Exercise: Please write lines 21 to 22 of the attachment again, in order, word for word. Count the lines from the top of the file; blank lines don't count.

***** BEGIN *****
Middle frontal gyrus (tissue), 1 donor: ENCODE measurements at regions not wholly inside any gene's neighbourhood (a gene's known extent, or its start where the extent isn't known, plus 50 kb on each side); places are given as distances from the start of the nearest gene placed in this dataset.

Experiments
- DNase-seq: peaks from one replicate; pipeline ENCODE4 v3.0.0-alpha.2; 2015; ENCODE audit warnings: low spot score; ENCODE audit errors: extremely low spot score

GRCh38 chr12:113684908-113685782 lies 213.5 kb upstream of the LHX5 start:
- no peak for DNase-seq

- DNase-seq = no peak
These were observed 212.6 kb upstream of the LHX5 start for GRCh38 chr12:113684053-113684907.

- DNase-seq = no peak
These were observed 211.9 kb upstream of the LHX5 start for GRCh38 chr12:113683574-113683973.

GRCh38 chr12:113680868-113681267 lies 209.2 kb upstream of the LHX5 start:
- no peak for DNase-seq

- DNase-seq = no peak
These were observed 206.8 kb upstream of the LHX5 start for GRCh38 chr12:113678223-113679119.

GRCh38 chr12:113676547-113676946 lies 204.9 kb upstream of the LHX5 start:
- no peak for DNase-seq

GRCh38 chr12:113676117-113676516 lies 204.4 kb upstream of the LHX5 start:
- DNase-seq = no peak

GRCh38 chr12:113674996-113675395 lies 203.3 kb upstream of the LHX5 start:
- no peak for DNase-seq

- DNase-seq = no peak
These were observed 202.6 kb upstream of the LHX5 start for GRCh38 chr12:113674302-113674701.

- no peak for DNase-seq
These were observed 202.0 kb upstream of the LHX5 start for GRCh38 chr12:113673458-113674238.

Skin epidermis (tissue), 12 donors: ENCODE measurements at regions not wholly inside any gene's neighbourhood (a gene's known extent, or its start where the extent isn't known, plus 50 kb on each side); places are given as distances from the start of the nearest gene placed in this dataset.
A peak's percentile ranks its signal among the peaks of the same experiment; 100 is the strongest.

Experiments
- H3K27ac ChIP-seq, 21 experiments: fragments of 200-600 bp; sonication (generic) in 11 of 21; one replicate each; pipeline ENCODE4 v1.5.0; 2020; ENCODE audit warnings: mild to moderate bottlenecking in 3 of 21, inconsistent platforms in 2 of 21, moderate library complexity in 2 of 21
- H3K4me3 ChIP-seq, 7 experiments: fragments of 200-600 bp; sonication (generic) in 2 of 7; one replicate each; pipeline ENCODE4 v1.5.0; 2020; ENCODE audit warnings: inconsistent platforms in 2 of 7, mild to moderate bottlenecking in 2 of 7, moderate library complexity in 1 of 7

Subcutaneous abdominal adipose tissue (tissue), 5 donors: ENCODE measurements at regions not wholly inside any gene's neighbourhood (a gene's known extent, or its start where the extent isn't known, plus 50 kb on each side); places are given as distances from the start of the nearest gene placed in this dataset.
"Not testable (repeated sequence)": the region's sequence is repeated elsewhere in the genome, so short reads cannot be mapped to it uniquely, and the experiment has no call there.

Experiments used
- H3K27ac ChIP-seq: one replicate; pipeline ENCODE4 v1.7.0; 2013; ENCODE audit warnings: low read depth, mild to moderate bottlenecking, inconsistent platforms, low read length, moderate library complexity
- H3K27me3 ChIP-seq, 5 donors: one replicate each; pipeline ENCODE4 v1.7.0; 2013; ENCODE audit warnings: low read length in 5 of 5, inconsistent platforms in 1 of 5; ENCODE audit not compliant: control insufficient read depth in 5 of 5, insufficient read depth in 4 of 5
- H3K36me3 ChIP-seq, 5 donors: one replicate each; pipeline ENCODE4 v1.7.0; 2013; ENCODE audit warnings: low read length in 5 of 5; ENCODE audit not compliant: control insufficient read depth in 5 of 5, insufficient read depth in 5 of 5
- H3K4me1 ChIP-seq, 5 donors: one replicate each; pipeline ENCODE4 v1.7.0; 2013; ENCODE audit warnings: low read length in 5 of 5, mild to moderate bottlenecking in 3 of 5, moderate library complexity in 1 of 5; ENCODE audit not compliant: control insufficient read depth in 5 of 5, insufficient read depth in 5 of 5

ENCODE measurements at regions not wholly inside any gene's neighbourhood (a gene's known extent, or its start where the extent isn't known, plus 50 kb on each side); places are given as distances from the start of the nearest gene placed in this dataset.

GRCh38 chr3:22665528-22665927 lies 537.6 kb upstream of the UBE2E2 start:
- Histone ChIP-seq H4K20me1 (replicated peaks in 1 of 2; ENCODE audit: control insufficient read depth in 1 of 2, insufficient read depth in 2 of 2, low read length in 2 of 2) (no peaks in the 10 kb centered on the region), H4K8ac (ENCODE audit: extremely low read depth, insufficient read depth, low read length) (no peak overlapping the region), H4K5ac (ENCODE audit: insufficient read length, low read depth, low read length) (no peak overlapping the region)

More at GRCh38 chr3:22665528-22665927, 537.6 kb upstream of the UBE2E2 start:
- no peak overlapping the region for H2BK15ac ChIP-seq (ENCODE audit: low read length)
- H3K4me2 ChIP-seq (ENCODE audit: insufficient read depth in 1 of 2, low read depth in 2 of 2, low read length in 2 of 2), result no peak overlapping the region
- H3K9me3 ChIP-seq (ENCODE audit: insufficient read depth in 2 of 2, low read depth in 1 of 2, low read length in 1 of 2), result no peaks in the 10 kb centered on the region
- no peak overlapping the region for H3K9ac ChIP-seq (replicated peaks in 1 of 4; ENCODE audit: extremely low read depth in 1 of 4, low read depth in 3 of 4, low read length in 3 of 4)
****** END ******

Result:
These were observed 202.6 kb upstream of the LHX5 start for GRCh38 chr12:113674302-113674701.

- no peak for DNase-seq